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Author Topic: [script] I'm confused about negative zero!  (Read 147 times)
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April 02, 2019, 02:49:44 PM
Merited by Foxpup (2), bones261 (2), ETFbitcoin (1)

All these numbers we are pushing on the stack are integers (Int32 or Int64 where there is an overflow chance). right?
There is no negative zero defined for integers! The negative zero in IEEE 754 is defined for floating point numbers (float and decimal)!
So what these lines are doing with [0, 0, 0, 0x80] is actually interpreting a completely different value (-2147483648) as so called negative zero by mistake.

What am I missing here?

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April 02, 2019, 05:00:22 PM
Merited by Foxpup (4), Carlton Banks (4), dbshck (4), bones261 (2), Coding Enthusiast (2), ETFbitcoin (1)

No, Bitcoin doesn't follow existing standards for integers. Integers are not fixed length (i.e. they are not just int32 or int64). They are variable length. Any stack item of any length can be an integer. Such a stack item is interpreted as a variable length, little endian integer, with the sign determined by the most significant bit of the integer.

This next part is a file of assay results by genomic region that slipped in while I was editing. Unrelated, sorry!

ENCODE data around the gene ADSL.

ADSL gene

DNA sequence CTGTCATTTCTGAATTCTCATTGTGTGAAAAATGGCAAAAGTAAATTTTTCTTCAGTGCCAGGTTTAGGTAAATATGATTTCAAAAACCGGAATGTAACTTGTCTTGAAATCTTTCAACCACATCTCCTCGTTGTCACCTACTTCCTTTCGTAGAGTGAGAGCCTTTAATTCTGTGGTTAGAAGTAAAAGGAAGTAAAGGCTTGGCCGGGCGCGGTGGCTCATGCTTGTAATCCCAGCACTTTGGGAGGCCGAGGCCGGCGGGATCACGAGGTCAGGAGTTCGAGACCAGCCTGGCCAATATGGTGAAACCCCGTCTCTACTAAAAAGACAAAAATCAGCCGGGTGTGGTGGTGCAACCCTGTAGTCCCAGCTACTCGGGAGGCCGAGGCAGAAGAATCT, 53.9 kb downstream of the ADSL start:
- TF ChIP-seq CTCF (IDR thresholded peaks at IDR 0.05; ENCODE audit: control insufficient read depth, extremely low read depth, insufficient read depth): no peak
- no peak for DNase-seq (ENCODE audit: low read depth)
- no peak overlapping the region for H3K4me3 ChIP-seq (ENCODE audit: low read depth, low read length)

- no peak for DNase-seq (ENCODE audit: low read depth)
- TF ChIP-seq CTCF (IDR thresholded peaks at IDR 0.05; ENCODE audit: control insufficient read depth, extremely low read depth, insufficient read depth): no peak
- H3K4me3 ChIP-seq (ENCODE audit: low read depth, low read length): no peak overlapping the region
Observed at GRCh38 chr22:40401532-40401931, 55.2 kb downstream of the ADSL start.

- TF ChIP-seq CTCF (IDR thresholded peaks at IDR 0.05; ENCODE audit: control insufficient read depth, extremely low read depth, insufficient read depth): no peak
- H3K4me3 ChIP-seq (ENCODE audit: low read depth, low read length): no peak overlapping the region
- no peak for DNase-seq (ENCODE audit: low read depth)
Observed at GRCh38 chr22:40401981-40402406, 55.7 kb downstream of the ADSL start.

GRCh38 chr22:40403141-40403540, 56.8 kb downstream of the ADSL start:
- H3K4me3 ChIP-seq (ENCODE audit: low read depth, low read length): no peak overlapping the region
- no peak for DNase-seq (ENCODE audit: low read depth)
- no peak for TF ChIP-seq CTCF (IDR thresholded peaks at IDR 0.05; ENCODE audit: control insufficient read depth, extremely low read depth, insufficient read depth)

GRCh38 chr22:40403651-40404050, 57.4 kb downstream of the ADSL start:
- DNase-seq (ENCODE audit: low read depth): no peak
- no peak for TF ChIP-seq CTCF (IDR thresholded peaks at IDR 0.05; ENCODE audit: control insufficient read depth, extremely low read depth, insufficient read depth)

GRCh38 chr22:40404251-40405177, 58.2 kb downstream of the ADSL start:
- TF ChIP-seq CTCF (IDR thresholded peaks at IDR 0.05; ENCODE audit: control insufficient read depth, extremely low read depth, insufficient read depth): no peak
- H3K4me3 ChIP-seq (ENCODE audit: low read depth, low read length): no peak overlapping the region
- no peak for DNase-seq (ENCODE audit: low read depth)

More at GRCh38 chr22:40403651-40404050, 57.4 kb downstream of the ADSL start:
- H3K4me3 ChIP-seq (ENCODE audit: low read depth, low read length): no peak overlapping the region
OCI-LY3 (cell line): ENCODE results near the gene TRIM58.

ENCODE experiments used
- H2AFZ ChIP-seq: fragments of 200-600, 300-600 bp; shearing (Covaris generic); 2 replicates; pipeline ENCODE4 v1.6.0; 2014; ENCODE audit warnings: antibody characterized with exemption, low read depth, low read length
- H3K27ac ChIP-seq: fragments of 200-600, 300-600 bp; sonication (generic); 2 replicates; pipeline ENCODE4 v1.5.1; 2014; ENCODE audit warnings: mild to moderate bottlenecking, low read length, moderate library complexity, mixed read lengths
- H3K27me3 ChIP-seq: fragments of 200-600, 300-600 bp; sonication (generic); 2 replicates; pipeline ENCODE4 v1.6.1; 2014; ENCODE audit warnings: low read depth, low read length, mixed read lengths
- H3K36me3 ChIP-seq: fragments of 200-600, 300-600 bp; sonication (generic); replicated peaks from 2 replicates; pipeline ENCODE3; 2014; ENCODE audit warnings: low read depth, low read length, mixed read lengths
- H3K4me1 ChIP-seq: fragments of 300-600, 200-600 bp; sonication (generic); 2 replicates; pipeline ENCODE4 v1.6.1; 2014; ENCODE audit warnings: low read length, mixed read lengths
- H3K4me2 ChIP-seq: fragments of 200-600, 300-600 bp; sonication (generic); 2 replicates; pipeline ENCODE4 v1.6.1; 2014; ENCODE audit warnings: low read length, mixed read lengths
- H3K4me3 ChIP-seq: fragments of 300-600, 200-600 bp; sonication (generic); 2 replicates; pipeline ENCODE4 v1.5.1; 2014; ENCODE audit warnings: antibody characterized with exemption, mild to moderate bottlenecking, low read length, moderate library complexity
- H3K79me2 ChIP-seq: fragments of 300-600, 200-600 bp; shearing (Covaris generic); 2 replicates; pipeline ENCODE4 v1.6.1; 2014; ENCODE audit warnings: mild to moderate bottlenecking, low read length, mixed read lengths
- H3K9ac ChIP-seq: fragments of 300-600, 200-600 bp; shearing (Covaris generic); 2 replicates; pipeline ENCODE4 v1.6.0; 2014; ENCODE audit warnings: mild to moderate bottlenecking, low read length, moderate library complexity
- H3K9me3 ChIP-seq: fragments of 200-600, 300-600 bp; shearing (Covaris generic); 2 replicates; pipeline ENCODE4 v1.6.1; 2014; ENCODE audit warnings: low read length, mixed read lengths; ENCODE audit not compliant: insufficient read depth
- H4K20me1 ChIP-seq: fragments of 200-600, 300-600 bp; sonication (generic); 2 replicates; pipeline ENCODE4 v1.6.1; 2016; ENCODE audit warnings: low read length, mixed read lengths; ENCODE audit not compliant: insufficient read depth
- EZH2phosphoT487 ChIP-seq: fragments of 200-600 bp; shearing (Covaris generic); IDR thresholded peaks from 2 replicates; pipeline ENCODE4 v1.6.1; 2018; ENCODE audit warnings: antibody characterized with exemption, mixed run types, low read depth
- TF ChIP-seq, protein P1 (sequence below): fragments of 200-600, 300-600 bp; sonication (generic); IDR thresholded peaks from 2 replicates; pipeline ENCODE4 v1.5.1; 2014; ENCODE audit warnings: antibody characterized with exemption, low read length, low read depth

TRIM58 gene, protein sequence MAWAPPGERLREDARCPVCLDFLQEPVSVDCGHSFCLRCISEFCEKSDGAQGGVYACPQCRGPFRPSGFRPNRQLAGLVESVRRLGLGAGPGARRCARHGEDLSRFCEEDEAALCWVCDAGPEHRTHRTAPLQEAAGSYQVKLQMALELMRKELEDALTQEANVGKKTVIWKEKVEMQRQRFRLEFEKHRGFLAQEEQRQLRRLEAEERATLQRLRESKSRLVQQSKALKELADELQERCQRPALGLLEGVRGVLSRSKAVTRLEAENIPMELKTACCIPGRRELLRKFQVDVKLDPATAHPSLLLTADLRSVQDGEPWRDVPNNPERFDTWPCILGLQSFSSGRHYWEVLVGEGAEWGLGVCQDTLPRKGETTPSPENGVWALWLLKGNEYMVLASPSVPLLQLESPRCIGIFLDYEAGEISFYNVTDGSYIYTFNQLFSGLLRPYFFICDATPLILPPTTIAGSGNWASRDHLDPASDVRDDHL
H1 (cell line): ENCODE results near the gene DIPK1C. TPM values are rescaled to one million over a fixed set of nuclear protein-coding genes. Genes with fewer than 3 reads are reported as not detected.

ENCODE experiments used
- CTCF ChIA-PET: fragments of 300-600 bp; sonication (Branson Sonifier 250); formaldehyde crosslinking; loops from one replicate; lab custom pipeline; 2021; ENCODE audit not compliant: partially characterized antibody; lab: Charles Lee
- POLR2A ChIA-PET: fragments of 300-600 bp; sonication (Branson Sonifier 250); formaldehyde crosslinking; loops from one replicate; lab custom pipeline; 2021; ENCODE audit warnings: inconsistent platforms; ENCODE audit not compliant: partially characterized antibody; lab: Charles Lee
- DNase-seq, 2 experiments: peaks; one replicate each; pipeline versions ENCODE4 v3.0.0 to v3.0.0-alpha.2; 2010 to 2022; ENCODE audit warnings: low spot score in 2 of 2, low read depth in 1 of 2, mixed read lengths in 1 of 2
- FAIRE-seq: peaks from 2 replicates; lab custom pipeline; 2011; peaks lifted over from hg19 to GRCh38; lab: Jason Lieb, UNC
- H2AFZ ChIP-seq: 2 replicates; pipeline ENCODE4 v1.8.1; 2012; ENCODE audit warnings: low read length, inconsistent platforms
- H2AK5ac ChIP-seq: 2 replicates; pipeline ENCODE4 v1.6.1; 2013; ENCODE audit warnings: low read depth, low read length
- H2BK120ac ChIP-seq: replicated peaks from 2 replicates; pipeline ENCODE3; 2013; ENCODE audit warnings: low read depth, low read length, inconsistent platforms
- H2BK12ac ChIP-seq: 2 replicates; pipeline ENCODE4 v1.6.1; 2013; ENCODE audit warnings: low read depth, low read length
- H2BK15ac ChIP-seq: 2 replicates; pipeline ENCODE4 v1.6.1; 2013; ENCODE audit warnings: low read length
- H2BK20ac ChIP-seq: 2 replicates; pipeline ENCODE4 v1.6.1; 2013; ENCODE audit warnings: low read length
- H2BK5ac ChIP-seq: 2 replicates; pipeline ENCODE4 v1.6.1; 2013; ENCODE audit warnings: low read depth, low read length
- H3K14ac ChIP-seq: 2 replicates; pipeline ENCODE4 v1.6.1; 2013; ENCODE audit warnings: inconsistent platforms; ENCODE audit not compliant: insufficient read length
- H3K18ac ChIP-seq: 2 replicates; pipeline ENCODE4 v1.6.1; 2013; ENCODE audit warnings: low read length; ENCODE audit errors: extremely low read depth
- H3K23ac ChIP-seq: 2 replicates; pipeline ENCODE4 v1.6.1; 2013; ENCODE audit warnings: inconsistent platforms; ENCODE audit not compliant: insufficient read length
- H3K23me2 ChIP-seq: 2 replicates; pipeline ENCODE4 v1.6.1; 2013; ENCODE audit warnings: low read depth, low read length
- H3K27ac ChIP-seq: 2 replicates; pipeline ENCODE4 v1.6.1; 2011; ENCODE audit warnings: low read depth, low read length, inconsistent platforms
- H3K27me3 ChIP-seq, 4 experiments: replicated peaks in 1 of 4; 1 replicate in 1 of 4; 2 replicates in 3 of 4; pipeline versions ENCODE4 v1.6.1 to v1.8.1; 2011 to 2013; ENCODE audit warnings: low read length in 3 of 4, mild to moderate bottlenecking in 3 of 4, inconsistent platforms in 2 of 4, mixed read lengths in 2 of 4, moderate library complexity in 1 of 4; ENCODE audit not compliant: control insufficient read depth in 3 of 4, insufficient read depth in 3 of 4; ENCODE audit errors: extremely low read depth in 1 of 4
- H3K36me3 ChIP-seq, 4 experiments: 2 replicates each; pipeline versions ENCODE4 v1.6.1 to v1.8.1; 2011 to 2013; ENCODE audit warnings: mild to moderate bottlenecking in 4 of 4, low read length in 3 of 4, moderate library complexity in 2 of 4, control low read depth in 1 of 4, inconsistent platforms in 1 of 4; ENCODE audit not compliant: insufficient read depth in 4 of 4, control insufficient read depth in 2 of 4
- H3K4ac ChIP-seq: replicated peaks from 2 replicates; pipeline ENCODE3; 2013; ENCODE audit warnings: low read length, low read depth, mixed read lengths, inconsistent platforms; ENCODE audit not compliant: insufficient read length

Due to how the script interpreter was originally implemented, negative zero is possible because the most significant bit is not part of the integer value itself and is just a sign bit. So you can have all but the MSB be 0, indicating the integer is 0, and have the MSB be 1, indicated it is negative. Hence negative zero.

Zero and negative zero have the same meaning in a script. However this means that scripts using zero can be malleated by replacing the zero with a negative zero.

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April 07, 2019, 03:09:58 PM

There is no negative zero defined for integers!
There is. In Bitcoin scripting and in some other places.
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